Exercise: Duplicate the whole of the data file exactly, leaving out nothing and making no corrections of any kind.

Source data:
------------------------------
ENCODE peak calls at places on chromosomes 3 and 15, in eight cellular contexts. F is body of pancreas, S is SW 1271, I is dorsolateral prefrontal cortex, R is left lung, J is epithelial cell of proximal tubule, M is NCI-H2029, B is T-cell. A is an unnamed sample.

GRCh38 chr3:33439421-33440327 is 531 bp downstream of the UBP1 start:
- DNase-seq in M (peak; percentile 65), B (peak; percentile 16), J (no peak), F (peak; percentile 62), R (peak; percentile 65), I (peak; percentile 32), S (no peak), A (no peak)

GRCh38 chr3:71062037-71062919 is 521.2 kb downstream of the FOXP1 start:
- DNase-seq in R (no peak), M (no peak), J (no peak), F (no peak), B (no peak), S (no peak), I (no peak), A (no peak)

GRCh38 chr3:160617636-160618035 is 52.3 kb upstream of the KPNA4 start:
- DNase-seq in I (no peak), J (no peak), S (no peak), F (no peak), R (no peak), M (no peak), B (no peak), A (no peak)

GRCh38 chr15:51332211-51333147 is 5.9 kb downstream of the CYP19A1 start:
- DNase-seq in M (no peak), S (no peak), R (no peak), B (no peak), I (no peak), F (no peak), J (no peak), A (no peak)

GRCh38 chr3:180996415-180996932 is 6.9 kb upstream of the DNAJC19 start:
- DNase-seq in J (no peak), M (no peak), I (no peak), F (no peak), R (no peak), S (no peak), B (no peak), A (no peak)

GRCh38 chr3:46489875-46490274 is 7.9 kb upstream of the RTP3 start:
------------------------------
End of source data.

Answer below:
ENCODE peak calls at places on chromosomes 3 and 15, in eight cellular contexts. F is body of pancreas, S is SW 1271, I is dorsolateral prefrontal cortex, R is left lung, J is epithelial cell of proximal tubule, M is NCI-H2029, B is T-cell. A is an unnamed sample.

GRCh38 chr3:33439421-33440327 is 531 bp downstream of the UBP1 start:
- DNase-seq in M (peak; percentile 65), B (peak; percentile 16), J (no peak), F (peak; percentile 62), R (peak; percentile 65), I (peak; percentile 32), S (no peak), A (no peak)

GRCh38 chr3:71062037-71062919 is 521.2 kb downstream of the FOXP1 start:
- DNase-seq in R (no peak), M (no peak), J (no peak), F (no peak), B (no peak), S (no peak), I (no peak), A (no peak)

GRCh38 chr3:160617636-160618035 is 52.3 kb upstream of the KPNA4 start:
- DNase-seq in I (no peak), J (no peak), S (no peak), F (no peak), R (no peak), M (no peak), B (no peak), A (no peak)

GRCh38 chr15:51332211-51333147 is 5.9 kb downstream of the CYP19A1 start:
- DNase-seq in M (no peak), S (no peak), R (no peak), B (no peak), I (no peak), F (no peak), J (no peak), A (no peak)

GRCh38 chr3:180996415-180996932 is 6.9 kb upstream of the DNAJC19 start:
- DNase-seq in J (no peak), M (no peak), I (no peak), F (no peak), R (no peak), S (no peak), B (no peak), A (no peak)

GRCh38 chr3:46489875-46490274 is 7.9 kb upstream of the RTP3 start: